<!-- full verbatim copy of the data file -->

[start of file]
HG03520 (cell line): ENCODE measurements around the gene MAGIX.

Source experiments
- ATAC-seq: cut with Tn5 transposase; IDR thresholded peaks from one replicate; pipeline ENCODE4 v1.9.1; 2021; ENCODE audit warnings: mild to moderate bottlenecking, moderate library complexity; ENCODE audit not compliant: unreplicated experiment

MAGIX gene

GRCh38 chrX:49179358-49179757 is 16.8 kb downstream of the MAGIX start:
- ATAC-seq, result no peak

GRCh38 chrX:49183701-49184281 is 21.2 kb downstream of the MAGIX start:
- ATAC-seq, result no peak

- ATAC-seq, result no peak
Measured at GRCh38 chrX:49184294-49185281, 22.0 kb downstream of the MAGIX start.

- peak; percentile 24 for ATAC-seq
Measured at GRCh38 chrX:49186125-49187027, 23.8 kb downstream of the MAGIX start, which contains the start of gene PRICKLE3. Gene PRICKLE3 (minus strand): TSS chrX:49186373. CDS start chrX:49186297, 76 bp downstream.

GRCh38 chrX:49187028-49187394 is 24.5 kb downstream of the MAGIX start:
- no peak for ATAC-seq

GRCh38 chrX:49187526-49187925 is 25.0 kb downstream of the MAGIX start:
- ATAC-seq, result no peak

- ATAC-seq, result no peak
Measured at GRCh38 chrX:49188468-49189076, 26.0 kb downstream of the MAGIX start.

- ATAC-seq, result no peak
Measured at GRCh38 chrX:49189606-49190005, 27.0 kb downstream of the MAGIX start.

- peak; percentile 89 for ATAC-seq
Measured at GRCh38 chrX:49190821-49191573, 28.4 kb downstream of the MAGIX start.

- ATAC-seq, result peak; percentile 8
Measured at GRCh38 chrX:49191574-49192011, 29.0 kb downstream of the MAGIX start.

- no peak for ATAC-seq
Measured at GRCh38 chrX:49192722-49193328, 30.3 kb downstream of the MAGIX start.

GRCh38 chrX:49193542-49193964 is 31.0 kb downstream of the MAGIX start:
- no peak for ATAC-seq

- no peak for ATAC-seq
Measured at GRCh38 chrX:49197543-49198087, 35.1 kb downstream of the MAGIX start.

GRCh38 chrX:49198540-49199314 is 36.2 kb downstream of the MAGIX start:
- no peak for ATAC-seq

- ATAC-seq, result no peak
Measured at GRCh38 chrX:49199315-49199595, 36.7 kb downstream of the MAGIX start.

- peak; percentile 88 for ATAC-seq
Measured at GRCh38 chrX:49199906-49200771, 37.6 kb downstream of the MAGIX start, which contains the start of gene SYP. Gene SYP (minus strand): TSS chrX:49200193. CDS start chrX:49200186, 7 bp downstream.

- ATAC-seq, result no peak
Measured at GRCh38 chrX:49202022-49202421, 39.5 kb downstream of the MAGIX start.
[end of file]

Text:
HG03520 (cell line): ENCODE measurements around the gene MAGIX.

Source experiments
- ATAC-seq: cut with Tn5 transposase; IDR thresholded peaks from one replicate; pipeline ENCODE4 v1.9.1; 2021; ENCODE audit warnings: mild to moderate bottlenecking, moderate library complexity; ENCODE audit not compliant: unreplicated experiment

MAGIX gene

GRCh38 chrX:49179358-49179757 is 16.8 kb downstream of the MAGIX start:
- ATAC-seq, result no peak

GRCh38 chrX:49183701-49184281 is 21.2 kb downstream of the MAGIX start:
- ATAC-seq, result no peak

- ATAC-seq, result no peak
Measured at GRCh38 chrX:49184294-49185281, 22.0 kb downstream of the MAGIX start.

- peak; percentile 24 for ATAC-seq
Measured at GRCh38 chrX:49186125-49187027, 23.8 kb downstream of the MAGIX start, which contains the start of gene PRICKLE3. Gene PRICKLE3 (minus strand): TSS chrX:49186373. CDS start chrX:49186297, 76 bp downstream.

GRCh38 chrX:49187028-49187394 is 24.5 kb downstream of the MAGIX start:
- no peak for ATAC-seq

GRCh38 chrX:49187526-49187925 is 25.0 kb downstream of the MAGIX start:
- ATAC-seq, result no peak

- ATAC-seq, result no peak
Measured at GRCh38 chrX:49188468-49189076, 26.0 kb downstream of the MAGIX start.

- ATAC-seq, result no peak
Measured at GRCh38 chrX:49189606-49190005, 27.0 kb downstream of the MAGIX start.

- peak; percentile 89 for ATAC-seq
Measured at GRCh38 chrX:49190821-49191573, 28.4 kb downstream of the MAGIX start.

- ATAC-seq, result peak; percentile 8
Measured at GRCh38 chrX:49191574-49192011, 29.0 kb downstream of the MAGIX start.

- no peak for ATAC-seq
Measured at GRCh38 chrX:49192722-49193328, 30.3 kb downstream of the MAGIX start.

GRCh38 chrX:49193542-49193964 is 31.0 kb downstream of the MAGIX start:
- no peak for ATAC-seq

- no peak for ATAC-seq
Measured at GRCh38 chrX:49197543-49198087, 35.1 kb downstream of the MAGIX start.

GRCh38 chrX:49198540-49199314 is 36.2 kb downstream of the MAGIX start:
- no peak for ATAC-seq

- ATAC-seq, result no peak
Measured at GRCh38 chrX:49199315-49199595, 36.7 kb downstream of the MAGIX start.

- peak; percentile 88 for ATAC-seq
Measured at GRCh38 chrX:49199906-49200771, 37.6 kb downstream of the MAGIX start, which contains the start of gene SYP. Gene SYP (minus strand): TSS chrX:49200193. CDS start chrX:49200186, 7 bp downstream.

- ATAC-seq, result no peak
Measured at GRCh38 chrX:49202022-49202421, 39.5 kb downstream of the MAGIX start.